What makes a design good?

I was browsing the Herman Miller website recently and came across a reference to a book entitled Humble Masterpieces: Everyday Objects of Design by Paola Antonelli, a curator of MoMA’s Department of Architecture and Design. The book highlights small objects that not only function well, but also, as the book’s publisher expressed it, “are true masterpieces of the art of design.”

This reminded me of a discussion in one of my graduate design studios. Our professor had asked us to bring in something we thought was well designed. All of us brought in things that functioned well in our lives – A Swiss Army knife, a cell phone, a child’s sippy cup. My choice was the Oxo Good Grips potato peeler. Oxo’s products are fabulous – they are easy and comfortable to hold, they are solidly constructed, they function as they are meant to function, and they are affordable.

My professor brought in an object of his own. It was a stainless steel ring, about 4 inches in diameter, meant to weigh down a stack of facial tissues in lieu of the less-than-attractive cardboard boxes in which tissues are packaged. What made this a good design? It functioned perfectly; it was simple, with no extraneous parts or decoration; its lines and material were sharp and elegant.

Nevertheless, nearly all of us reacted surprisingly negatively toward this object and I was among the detractors. If I tried to picture this object in my house, instead of a neat design solution, I saw a cat-clawed, child-skewed, and probably dusty pile of tissue creating a mess on my windowsill. The object seemed to be a product only a well-to-do family with a housekeeper, no cats, and some strick rules about what children could touch could successfully possess. Obviously, this is not true, but I think this classroom experience holds some valuable clues to the question of what is good design, not only for objects, but also for designed space.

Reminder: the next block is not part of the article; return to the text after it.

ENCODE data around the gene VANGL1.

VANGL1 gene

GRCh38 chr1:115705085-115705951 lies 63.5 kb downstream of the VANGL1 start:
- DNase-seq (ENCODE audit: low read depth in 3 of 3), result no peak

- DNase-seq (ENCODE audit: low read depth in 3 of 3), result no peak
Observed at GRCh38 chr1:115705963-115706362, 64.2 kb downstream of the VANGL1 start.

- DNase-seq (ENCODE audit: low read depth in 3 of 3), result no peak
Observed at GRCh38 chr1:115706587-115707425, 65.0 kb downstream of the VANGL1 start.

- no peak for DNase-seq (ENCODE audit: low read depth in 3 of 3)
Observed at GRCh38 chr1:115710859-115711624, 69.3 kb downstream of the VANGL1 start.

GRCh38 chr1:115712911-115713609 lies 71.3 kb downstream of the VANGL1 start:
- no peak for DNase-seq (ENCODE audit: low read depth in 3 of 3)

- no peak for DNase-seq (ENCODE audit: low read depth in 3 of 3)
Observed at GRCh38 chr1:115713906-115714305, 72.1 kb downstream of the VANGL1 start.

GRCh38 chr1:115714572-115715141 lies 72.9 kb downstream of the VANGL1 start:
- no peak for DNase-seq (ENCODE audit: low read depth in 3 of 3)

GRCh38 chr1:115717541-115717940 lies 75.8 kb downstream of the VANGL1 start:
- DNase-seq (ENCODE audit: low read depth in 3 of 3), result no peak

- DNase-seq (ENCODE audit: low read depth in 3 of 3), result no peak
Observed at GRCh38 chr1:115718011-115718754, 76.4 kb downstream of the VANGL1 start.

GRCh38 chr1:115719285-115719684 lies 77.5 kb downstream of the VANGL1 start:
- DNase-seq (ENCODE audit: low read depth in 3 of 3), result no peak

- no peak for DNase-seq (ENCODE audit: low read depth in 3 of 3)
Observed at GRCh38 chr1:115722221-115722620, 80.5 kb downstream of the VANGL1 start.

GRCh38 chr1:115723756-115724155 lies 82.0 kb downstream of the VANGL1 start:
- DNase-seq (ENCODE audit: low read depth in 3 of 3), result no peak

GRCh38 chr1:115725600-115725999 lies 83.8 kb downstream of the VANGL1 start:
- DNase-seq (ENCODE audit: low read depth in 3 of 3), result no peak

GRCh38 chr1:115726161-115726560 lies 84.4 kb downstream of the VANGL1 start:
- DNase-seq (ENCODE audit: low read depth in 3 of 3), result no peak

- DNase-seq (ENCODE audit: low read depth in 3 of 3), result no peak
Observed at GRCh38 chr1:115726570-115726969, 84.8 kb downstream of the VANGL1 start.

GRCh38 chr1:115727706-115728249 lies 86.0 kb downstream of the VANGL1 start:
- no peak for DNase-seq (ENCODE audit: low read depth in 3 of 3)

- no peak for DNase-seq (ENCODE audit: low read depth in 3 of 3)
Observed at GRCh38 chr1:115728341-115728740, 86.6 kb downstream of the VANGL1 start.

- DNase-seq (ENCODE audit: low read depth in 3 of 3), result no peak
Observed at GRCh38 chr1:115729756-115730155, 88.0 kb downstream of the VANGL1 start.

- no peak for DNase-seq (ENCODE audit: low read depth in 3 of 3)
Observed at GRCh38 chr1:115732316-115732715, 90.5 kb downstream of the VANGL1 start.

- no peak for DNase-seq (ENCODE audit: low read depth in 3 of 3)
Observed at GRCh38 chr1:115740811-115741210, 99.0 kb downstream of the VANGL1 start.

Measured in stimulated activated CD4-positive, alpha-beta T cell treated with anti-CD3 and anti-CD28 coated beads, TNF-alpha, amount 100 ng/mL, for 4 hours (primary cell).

I asked my professor to give us some guidance on how to differentiate “good” and “bad” design and he couldn’t really provide an satisfactory answer – for there really isn’t an answer to this question. A couple of things are clear, however.

  • First, design has a very personal component. What works for my professor’s lifestyle wouldn’t work for mine. This means that it’s important for us to fully understand our clients’ needs before we begin a design.
  • Second, design has to be functional. If it doesn’t work, and work well, it’s bad design. Paying attention to how a designed object or space will actually be used, whether the design works as it is supposed to work, and whether the design will cause negative impacts to the user or the environment are key.
  • Third, functionality alone is not sufficient. A well-designed object or space has to possess some pleasing qualities – a good feel in the hand, for example, or attractive lines or materials – and some component of ingeniousness, elegance, or timelessness.

So where does this leave students and new designers who are trying to develop a sense of design? Magazines showcase the work of a few designers, but it’s not entirely clear how projects are selected and whether they truly represent the best in design. Design schools ought to give us some help, but few of my professors broach this topic. Ultimately, we may be on our own, having to rely on our own perceptions and experiences. Over time the answer to this question should become easier – the more we learn, see, and do, the more tools we’ll have to make this determination.

Perhaps the small objects of everyday life are a good place to start.

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